Jesus began selecting His prospective disciples from the beginning of His ministry (Mt. 4:18, 21; Jn. 1:40-49). They had been observing all He had been doing. With the twelve selected “Jesus went through all the towns and villages, teaching in their synagogues, proclaiming the good news of the kingdom and healing every disease and sickness” (Mt. 9:35) . Having no modern transportation available, all the proclamation, evangelizing, healing, and teaching happened while they were walking around. Jesus saturated Israel with the gospel. It was all villages and towns. And proclamation was His method of broadcasting the gospel to the masses.
For Jesus, the spiritual harvest could be best addressed by training more proclamation evangelists and others for evangelism. “When he saw the crowds, he had compassion on them, because they were harassed and helpless, like sheep without a shepherd.” (9:36). After getting a pulse of the situation, Jesus declares, “The harvest is plentiful but the workers are few.” (v. 37). In any vocation, trade, or ministry, training is part of one’s progress and improvement. Our greatest motivation for training evangelists is our Lord Himself.
In Matthew 10 we see Him choosing twelve to train so He could multiply His efforts during His short three years and to continue it afterwards. Jesus called, gave authority, and sent them out “Jesus called his twelve disciples to him and gave them authority to drive out impure spirits and to heal every disease and sickness” (Mt. 10:1-2, also Lk. 9:1; Mk. 6:6).
Why was it important to give authority before commissioning? The knowledge of following the orders of the great I AM, the KING OF KINGS AND LORD OF LORDS. (Rev. 19:16), provides them and us with the greatest encouragement needed to obey the Great Commission. With that authority, it is probably that the demons, the powers of this world, listened. In Acts 1:8 the apostles were to “receive power when the Holy Spirit comes on you; and you will be my witnesses in Jerusalem, and in all Judea and Samaria, and to the ends of the earth.” In Mt. 28:19, we see Jesus had “All authority in heaven and earth”. It was this authority Jesus gave His disciples and gives us today. This is a charge, command, and order to proclaim the gospel1 and to make disciples.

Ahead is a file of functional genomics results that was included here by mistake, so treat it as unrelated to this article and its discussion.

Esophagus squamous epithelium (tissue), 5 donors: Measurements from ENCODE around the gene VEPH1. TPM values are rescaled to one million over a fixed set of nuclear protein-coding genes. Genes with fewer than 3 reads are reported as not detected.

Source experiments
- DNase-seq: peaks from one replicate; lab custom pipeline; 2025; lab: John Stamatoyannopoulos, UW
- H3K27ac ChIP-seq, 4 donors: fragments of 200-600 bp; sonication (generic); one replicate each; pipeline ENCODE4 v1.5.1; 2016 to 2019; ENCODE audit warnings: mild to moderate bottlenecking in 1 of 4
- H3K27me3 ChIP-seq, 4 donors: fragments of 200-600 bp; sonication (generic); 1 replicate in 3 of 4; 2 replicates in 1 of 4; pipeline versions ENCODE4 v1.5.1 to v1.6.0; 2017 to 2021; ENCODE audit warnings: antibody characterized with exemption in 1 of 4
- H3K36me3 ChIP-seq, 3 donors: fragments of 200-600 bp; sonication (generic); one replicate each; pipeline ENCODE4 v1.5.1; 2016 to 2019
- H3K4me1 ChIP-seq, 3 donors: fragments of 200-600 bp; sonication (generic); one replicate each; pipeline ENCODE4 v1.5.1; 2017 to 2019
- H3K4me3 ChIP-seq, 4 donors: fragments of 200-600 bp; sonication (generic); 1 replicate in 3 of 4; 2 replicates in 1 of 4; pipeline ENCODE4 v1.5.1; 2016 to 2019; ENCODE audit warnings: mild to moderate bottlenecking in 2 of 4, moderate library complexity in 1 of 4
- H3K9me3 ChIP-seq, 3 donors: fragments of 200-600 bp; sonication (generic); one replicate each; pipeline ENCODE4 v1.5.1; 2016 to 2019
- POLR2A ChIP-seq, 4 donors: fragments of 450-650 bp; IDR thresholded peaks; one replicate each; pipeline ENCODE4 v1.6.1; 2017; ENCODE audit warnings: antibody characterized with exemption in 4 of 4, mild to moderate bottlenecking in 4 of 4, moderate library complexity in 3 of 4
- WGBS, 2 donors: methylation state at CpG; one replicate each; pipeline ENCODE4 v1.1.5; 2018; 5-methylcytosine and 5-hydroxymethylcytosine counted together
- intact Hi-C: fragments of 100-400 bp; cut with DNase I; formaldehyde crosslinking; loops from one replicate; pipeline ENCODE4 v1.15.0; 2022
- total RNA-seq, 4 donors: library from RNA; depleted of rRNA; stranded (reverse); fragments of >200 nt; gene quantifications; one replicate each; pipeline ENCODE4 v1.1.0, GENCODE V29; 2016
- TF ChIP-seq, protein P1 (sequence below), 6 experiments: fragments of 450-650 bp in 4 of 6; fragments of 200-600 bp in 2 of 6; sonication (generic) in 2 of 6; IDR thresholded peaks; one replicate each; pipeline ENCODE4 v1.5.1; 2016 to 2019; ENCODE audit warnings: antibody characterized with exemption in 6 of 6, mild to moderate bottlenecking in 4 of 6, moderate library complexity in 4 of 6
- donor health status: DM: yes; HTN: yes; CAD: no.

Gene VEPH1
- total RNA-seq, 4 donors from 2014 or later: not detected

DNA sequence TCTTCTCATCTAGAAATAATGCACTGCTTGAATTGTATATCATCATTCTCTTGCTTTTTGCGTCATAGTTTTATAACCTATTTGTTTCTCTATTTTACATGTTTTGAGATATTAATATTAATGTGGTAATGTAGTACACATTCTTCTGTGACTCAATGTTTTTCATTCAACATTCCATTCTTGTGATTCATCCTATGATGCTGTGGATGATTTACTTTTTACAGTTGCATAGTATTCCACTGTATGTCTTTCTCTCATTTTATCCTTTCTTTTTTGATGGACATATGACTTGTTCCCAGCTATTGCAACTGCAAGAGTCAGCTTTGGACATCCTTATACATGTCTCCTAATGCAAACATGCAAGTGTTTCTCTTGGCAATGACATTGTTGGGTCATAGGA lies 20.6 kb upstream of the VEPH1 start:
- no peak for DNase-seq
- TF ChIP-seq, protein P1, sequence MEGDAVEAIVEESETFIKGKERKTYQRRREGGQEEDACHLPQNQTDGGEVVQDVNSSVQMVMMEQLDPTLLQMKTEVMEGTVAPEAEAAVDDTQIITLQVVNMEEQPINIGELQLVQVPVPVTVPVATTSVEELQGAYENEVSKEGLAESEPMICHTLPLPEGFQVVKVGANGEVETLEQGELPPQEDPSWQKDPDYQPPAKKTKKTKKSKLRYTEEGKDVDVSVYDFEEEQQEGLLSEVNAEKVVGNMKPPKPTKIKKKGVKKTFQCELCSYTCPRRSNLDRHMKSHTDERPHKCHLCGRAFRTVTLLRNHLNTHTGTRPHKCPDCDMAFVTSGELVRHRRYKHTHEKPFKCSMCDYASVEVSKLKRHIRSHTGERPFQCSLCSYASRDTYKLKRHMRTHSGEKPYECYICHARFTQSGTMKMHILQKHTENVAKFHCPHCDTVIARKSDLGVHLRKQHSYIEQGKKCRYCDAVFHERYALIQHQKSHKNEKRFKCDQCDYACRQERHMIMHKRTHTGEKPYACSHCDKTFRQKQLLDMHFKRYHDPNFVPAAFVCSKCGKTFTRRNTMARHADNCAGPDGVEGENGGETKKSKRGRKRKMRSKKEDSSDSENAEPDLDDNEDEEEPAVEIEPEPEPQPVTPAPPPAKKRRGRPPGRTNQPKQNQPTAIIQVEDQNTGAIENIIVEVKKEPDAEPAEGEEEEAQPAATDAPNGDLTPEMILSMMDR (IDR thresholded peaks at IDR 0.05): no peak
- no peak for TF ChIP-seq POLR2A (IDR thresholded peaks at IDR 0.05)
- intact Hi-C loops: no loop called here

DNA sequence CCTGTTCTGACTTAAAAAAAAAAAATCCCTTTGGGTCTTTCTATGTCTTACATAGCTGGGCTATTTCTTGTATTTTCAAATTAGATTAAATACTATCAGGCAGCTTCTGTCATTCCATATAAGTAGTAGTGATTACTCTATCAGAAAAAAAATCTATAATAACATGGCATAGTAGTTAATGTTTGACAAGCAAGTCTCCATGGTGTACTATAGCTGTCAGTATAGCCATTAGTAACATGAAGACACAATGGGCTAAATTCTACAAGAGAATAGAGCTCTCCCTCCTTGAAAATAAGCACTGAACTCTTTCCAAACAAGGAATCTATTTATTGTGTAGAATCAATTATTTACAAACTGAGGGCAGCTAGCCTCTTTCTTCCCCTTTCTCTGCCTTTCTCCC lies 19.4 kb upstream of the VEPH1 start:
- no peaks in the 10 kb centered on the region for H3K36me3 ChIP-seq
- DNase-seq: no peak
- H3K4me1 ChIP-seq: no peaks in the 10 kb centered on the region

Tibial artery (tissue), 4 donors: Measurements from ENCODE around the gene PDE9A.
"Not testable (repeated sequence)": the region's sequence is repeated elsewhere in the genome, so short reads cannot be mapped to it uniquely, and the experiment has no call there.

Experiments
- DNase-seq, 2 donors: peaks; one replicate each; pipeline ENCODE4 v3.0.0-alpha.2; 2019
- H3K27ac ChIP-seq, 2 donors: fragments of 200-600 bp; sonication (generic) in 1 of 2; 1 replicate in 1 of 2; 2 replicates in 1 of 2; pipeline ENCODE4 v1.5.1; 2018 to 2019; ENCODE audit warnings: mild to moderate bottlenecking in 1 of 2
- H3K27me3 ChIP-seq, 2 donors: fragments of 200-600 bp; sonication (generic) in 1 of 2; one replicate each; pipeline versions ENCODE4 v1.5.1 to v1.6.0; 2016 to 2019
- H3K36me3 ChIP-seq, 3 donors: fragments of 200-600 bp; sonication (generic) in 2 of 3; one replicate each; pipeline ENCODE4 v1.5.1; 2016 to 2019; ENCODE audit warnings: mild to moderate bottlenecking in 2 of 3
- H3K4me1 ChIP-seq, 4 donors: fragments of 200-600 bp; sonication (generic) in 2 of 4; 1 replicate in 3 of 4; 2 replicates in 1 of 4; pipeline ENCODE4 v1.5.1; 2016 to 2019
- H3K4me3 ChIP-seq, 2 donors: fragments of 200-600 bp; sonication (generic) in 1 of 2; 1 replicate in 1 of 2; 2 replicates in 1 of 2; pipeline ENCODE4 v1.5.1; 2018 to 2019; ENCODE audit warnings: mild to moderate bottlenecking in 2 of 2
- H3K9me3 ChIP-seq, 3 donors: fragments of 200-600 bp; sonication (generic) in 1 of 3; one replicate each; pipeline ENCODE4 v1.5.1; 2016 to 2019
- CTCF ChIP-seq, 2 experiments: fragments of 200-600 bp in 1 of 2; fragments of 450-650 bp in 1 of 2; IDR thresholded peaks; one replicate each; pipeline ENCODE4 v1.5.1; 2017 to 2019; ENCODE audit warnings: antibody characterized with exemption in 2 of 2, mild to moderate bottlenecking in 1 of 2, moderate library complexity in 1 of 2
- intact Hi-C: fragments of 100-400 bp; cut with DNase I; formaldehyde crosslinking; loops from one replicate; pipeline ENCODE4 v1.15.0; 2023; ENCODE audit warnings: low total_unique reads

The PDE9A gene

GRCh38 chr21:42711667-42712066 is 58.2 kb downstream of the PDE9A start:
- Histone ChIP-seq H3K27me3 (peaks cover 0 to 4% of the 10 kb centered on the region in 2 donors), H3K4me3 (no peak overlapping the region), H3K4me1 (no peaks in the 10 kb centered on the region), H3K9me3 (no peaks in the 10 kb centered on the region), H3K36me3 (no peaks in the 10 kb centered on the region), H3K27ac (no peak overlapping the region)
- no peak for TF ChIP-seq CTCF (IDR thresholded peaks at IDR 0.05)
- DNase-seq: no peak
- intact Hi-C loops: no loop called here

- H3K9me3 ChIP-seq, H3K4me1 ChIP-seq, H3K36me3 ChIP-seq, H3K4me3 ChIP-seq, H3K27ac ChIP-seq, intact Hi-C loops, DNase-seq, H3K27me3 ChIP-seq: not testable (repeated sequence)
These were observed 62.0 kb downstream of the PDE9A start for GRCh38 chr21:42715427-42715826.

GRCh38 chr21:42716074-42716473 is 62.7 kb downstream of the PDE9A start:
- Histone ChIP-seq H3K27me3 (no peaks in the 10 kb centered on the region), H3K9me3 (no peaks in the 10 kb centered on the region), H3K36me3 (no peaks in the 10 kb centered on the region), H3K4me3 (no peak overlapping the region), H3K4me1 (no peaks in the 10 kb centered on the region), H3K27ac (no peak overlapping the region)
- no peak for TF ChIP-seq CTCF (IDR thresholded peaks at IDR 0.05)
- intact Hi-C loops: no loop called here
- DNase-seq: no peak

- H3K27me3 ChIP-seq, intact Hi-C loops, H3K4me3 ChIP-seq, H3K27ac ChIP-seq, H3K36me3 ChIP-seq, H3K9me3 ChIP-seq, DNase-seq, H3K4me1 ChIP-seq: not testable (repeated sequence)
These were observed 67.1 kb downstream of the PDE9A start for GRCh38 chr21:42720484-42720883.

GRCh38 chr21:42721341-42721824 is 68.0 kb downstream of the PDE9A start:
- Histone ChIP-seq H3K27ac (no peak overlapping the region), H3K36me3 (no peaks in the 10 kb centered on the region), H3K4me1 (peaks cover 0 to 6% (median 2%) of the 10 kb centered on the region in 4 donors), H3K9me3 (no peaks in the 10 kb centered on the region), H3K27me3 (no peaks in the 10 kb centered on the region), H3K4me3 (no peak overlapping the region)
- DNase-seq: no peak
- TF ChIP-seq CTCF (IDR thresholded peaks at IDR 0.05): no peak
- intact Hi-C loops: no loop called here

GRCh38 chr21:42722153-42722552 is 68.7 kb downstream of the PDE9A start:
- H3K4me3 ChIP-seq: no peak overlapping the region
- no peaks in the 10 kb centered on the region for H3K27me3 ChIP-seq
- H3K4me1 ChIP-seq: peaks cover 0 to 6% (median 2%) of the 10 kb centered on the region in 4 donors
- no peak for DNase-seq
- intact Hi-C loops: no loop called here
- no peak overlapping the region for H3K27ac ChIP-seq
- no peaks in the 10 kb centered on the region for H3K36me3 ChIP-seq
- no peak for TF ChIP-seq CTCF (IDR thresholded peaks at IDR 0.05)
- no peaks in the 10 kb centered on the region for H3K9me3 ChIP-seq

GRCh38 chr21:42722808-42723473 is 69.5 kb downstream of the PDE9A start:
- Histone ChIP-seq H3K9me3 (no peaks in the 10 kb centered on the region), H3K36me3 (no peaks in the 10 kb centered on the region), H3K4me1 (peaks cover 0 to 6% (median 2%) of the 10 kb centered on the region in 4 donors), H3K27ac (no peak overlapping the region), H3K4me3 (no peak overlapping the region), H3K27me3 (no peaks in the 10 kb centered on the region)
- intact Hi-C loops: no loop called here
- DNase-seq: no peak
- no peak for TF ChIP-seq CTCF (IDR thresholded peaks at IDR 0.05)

“These twelve (apestelein)2 Jesus sent out.” (v. 5) Jesus wanted more than twelve to carry the gospel. Therefore, “… the Lord appointed seventy-two others and sent them, two by two, ahead of Him to every town and place where He was about to go.” (Lk. 10:1 also Mk. 6:7)
Why should we go two-by-two? We can be of encouragement to the other (Ecl. 4:9-10); we are not always excited about evangelism; we have a prayer partner; there is accountability; we keep each other reminded of our calling and it helps to keep the focus; we can respond to questions and situations together; we can provide another perspective of a situation; any credit is shared; protects us from individualism; provides protection from harm. At least once in my life, my colleague protected me from being beaten up!
Jesus seldom trained anyone in evangelism in a classroom or in a seminar. It was learned through association and observation – by just being with Him (Mk. 3:14). Jesus commands His evangelists, “As you go, proclaim (kerussete) the gospel” (Mt. 10:7; 9:35;10:27; 11:1 also see Mk. 6:12). Matthew uses the Greek word kerusso3 four times in a span of forty-five verses. To proclaim4, in the Biblical context, is to declare, announce, propagate, or disseminate the gospel outside the walls of a church to the lost.
We derive our word evangelism from the Greek word euaangelizo or eunagelitzomai and it means to bring good news. Lk. 9:6 “So they set out and went from village to village, proclaiming (euanggelizomenoi) the good news, …” All evangelism will lead to some coming to repentance and faith in Christ (Ac. 17:32-34). The disciples were not responsible for the reception of the message or the conversion of those they shared the gospel with (Mt. 10:13-15; Lk 9:5), their responsibility was to proclaim. However, the new believers (Mt. 28:19-20) must be discipled into the local church.
Today, is no different. Wherever we are, the herald-evangelist and God’s Saints in the church are to saturate the villages, towns, cities, countries, and the world with the gospel. The gospel of Jesus Christ brings the lost sinner into relationship. It converts, transforms, makes new creations, regenerates, impacting one’s values and a change in worldviews begins – being born again! When we want to see individuals and society change, the gospel is the answer.
However, while it is good news for the recipient, Jesus sends us, the sheep, to the wolves! So, while we share the gospel, we are to be watchful. Be as shrewd as snakes and as innocent as doves (Mt. 10:16). Some may be fearful of persecution and even death. But, Jesus fought fear with the greater fear of the “One who can destroy both soul and body in hell.” (Mt. 10:28) In some countries, it could be illegal to share the gospel; we could be hated and ridiculed for it (Ac. 2:13; 17:18), but we shouldn’t be ashamed because of it, as therein lies the power of the gospel to convert (Rom. 1:16). There will always be opposition to the messenger. Jesus our master experienced it too (Mt. 10:24-26).
Check out this article about the different evangelism pathways.
1 Lk. 24:47 and Mk. 16:15.
2 We get our word apostle from this.
3 The Greek word kerusso and its cognates is used sixty-one times in the Greek and it is never used in the context of the Temple, Synagogue or in a household, where Christians or Jews met in the NT. Instead, it was always used in the context of the open-air. See, Kumar Abraham’s Unleashing the Power of Proclamation
4 This word is also translated preaching, telling, announcing in various English translations.
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